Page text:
Methodology of sub-sampling and consolidating soft lacustrine sediment using Al-core
# Yuko Wada; Nagayoshi Katsuta; Masao Takano; Takayoshi Kawai
 Earth and Planetary Sci., Nagoya Univ;  Earth and Planetary Sci., Nagoya Univ.;  Dep. Earth and Planetary Sci.,
Nagoya Univ.;  NIES
Continental paleoenvironmental changes have been recorded in the lake sediment with very little disturbance for a long
time. From the sediment in lake Baikal, Russia, one hundred-thousand years cycle was detected as the dominant
gracial-intergracial cycle (Colman et al., 1995). Recently, Prokopenko et al. (2001) confirmed this cycle after a new data with
higher spatial resolution of 2cm (temporal resolution of 450 year). The present purpose of this study is to read out
environmental changes with higher time resolution less than ten-thousands year cycles, from lacustrine sediments in lake
Baikal, Russia and lake Hovsgol, Mongol. In the beginning, we tried to develop the method of sub-sampling from long soft
lacustrine sediment cores for analysis with higher-spatial resolution. These sub-samples were checked by X-ray
fluorescence analysis through making vertical profiles of elements.
Fig. 1 shows the flow of above procedures from Al core channel preparation to checking the hardened sub-samples.
(1).Al-core channel bender and Al-core channels, (2).sub-sampling, (3).hardening of soft sediment sub-samples, (4).elemental
distribution maps (2D-XRF images) by Scanning X-ray microscope (SXAM), (5).transformation of these data into
1D-elemental profiles with a image processing program, Lamination Tracer (LT), (6).elemental profiles for checking above
Al-core channel (here, 100mm long, 10mm wide and 8mm high) is essential for continuous sub-sampling of soft sediment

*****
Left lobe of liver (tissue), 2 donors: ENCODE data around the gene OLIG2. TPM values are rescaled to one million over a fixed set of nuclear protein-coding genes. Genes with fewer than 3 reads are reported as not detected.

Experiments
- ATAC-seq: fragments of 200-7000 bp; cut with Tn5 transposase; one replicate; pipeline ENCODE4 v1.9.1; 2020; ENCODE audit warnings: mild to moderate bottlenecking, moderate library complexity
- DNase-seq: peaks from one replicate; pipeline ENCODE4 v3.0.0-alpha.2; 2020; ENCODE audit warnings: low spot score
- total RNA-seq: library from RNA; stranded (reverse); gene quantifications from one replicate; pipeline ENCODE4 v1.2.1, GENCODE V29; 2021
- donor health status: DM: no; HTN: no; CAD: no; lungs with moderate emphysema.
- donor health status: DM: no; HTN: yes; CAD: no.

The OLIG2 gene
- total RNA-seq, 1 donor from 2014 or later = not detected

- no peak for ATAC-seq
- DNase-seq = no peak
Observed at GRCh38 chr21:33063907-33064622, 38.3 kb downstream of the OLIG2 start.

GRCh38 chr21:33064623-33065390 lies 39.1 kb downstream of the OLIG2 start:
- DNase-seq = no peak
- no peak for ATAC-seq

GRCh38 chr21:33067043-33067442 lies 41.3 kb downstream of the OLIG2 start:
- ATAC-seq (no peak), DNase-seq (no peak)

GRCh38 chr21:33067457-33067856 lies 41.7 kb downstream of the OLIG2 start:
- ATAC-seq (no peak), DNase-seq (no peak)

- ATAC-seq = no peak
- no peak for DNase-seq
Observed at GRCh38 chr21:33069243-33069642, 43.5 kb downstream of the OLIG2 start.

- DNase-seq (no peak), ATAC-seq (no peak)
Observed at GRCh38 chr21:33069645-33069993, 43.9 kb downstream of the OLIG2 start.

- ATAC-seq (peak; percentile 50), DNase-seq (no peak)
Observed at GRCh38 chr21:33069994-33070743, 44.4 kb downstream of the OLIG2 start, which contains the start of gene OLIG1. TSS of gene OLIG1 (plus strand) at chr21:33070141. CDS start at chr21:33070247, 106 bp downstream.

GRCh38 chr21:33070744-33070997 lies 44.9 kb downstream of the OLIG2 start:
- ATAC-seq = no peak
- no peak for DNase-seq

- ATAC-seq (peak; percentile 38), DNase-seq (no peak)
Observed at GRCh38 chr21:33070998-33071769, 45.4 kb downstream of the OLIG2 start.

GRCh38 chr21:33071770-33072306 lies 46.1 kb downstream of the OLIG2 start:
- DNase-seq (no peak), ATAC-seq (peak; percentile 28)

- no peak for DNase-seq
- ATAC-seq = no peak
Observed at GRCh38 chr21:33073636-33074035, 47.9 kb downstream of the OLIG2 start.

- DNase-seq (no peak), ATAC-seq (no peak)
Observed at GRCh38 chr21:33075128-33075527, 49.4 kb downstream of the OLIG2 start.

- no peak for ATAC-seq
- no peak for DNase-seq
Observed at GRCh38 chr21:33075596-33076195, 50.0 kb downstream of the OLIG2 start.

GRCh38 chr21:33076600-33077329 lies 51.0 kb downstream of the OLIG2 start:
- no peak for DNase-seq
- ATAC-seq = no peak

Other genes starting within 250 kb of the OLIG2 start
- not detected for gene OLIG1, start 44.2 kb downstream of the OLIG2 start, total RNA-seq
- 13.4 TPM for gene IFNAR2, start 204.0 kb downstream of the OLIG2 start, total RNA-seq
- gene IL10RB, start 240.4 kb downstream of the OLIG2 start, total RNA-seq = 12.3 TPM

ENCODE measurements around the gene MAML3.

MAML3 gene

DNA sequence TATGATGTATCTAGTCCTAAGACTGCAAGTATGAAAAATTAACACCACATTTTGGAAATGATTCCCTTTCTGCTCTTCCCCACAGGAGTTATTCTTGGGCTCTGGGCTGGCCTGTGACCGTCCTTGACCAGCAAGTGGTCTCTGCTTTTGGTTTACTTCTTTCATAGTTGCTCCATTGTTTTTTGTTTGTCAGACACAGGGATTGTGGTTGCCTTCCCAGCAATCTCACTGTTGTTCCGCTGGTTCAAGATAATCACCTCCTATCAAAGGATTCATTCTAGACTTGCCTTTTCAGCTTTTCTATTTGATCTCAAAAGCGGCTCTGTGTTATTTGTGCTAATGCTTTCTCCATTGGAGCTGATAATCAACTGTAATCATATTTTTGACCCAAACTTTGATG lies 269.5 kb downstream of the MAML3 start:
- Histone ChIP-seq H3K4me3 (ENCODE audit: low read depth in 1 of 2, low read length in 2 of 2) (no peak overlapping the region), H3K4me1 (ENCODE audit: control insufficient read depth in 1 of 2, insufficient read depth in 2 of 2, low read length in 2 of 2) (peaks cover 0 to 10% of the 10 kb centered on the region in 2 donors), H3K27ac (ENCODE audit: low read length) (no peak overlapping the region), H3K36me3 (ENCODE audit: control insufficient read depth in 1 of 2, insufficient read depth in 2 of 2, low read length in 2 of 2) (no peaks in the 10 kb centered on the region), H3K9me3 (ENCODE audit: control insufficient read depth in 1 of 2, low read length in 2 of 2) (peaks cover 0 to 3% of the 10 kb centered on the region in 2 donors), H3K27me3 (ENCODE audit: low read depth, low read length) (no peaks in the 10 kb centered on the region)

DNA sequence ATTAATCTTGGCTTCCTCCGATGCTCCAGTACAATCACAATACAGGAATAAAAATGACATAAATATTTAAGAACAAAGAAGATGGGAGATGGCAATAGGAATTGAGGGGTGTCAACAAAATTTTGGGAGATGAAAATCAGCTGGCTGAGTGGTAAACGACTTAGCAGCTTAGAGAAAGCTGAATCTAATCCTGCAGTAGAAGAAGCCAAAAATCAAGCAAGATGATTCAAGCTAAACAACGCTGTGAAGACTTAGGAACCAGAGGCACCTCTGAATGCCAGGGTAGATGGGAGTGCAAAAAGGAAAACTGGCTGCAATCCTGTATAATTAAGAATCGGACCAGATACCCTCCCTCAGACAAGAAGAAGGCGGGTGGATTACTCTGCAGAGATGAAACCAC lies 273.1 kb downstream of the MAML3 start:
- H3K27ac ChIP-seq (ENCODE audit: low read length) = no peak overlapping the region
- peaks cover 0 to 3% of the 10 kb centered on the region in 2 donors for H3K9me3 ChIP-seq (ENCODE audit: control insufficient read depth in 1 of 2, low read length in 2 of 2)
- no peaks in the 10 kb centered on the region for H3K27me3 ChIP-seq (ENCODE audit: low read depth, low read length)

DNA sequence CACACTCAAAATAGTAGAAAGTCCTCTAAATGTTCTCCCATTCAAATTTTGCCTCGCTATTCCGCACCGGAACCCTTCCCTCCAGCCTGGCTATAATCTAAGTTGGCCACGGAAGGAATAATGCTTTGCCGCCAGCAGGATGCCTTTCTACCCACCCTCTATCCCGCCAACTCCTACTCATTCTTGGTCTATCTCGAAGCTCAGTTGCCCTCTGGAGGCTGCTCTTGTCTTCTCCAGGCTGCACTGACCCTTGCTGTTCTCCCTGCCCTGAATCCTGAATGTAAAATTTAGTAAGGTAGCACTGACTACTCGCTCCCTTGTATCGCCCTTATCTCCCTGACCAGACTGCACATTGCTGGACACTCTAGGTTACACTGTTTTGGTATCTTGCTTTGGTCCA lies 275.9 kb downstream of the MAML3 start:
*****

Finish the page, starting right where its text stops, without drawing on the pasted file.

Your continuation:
cores. Al, as the material of the channel, looked best for the succeeding procedures for the dehydration of sub-samples
without destroying the stratified structure. Al-core channels were prepared with small pieces of cut plates and the newly made
Al-core channel bender Sub-sampling was done from lake Baikal core, VER99-G-12 (4.7m) and lake Hovsgol cores, HDP04
(4.6m) and GC04 (0.6m).
Core channel samples are hardened following whom (Tiljander et al., 2002) by water-acetone-epoxy resin permutation. In
this process, pore water in sediment is, at first, permutated with acetone as a mediator Samples are soaked in acetone for
dehydration. After that, epoxy resin is infiltrated into samples replacing acetone under low pressure. Epoxy resin is hardened
on the hot plate (60 degrees). In the end, the hardened samples are polished by diamond cutter and diamond rap disk without
polishing powder contamination.
XRF mapping images are made with a SXAM. Then, 1D-elemental profiles (0.4mm/pixel) are produced by averaging the
XRF intensity along isochronal lines on the XRF images using LT, which much improves S/N ration of the result. Vertical
elemental profiles were discussed about VER99-G-12, HDP04, and GC04. As a result, in the each profiles of VER99-G-12
and HDP04, peaks of S and Fe, Mn, and Ti are detected. And in the profiles of GC04, peaks consisted of S and Fe, peaks of
Mn are found. The above elemental patterns are all reflected less than 1-2mm chemical concentrations. We confirmed
existence of minute minerals in sediment by using the above procedures.
However, long periodical cycles in the elemental profiles in this study can not be discussed because the difference of resin
content might bring the fluctuation of the measured XRF intensity. In future, processes to compensate this effect should be
developed to get trustworthier high- spatial-resolution profiles. We plan to read out paleoenvironmental changes for about
million years with high spatial resolution, which means high time resolution, in the middle of Asian continent.